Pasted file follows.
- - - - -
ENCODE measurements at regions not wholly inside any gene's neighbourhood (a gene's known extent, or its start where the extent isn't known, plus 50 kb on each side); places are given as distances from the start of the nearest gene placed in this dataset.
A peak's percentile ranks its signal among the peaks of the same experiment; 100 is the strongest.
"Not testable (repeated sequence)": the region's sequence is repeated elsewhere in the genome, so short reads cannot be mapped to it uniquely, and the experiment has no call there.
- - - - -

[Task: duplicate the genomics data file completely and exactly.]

ENCODE measurements at regions not wholly inside any gene's neighbourhood (a gene's known extent, or its start where the extent isn't known, plus 50 kb on each side); places are given as distances from the start of the nearest gene placed in this dataset.
A peak's percentile ranks its signal among the peaks of the same experiment; 100 is the strongest.
"Not testable (repeated sequence)": the region's sequence is repeated elsewhere in the genome, so short reads cannot be mapped to it uniquely, and the experiment has no call there.